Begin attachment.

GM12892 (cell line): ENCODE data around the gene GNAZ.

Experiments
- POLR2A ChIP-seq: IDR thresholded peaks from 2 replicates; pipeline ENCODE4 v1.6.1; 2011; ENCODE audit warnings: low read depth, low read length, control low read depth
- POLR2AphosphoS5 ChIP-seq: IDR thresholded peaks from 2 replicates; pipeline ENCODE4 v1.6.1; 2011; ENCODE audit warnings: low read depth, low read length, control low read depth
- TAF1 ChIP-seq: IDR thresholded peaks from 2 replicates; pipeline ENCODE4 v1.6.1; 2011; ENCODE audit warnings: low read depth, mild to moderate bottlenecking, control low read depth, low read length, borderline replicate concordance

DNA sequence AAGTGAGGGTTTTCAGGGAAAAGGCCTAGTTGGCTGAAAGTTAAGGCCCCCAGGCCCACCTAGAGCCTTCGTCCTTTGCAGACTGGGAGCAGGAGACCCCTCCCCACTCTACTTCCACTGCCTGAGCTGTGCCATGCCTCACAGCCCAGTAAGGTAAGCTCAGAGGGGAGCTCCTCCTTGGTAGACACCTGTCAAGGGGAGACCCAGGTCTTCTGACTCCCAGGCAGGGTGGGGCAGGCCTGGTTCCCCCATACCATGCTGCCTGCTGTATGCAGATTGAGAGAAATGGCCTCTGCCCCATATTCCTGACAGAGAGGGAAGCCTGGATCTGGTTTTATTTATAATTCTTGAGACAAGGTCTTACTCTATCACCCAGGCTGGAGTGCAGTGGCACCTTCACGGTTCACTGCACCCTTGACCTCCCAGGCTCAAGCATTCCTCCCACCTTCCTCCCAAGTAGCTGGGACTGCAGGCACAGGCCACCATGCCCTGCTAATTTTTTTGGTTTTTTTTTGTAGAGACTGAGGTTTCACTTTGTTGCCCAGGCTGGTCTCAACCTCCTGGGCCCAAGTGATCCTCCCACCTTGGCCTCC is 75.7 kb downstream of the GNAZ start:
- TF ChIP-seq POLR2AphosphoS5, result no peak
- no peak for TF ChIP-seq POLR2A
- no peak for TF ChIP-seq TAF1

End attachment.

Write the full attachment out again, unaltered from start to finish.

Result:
GM12892 (cell line): ENCODE data around the gene GNAZ.

Experiments
- POLR2A ChIP-seq: IDR thresholded peaks from 2 replicates; pipeline ENCODE4 v1.6.1; 2011; ENCODE audit warnings: low read depth, low read length, control low read depth
- POLR2AphosphoS5 ChIP-seq: IDR thresholded peaks from 2 replicates; pipeline ENCODE4 v1.6.1; 2011; ENCODE audit warnings: low read depth, low read length, control low read depth
- TAF1 ChIP-seq: IDR thresholded peaks from 2 replicates; pipeline ENCODE4 v1.6.1; 2011; ENCODE audit warnings: low read depth, mild to moderate bottlenecking, control low read depth, low read length, borderline replicate concordance

DNA sequence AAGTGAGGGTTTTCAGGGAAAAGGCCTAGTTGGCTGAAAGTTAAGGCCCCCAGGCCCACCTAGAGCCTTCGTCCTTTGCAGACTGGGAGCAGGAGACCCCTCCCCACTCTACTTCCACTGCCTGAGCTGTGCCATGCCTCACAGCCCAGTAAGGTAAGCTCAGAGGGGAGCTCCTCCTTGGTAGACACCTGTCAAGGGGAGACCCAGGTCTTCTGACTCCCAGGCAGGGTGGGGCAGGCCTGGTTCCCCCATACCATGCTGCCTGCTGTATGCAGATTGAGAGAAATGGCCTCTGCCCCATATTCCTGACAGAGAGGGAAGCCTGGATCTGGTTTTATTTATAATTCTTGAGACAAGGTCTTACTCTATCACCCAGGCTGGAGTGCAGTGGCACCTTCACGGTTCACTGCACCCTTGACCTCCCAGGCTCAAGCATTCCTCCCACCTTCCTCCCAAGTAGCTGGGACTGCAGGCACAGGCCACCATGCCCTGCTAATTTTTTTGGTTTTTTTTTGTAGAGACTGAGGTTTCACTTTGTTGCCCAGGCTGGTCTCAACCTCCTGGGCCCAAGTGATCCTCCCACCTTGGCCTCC is 75.7 kb downstream of the GNAZ start:
- TF ChIP-seq POLR2AphosphoS5, result no peak
- no peak for TF ChIP-seq POLR2A
- no peak for TF ChIP-seq TAF1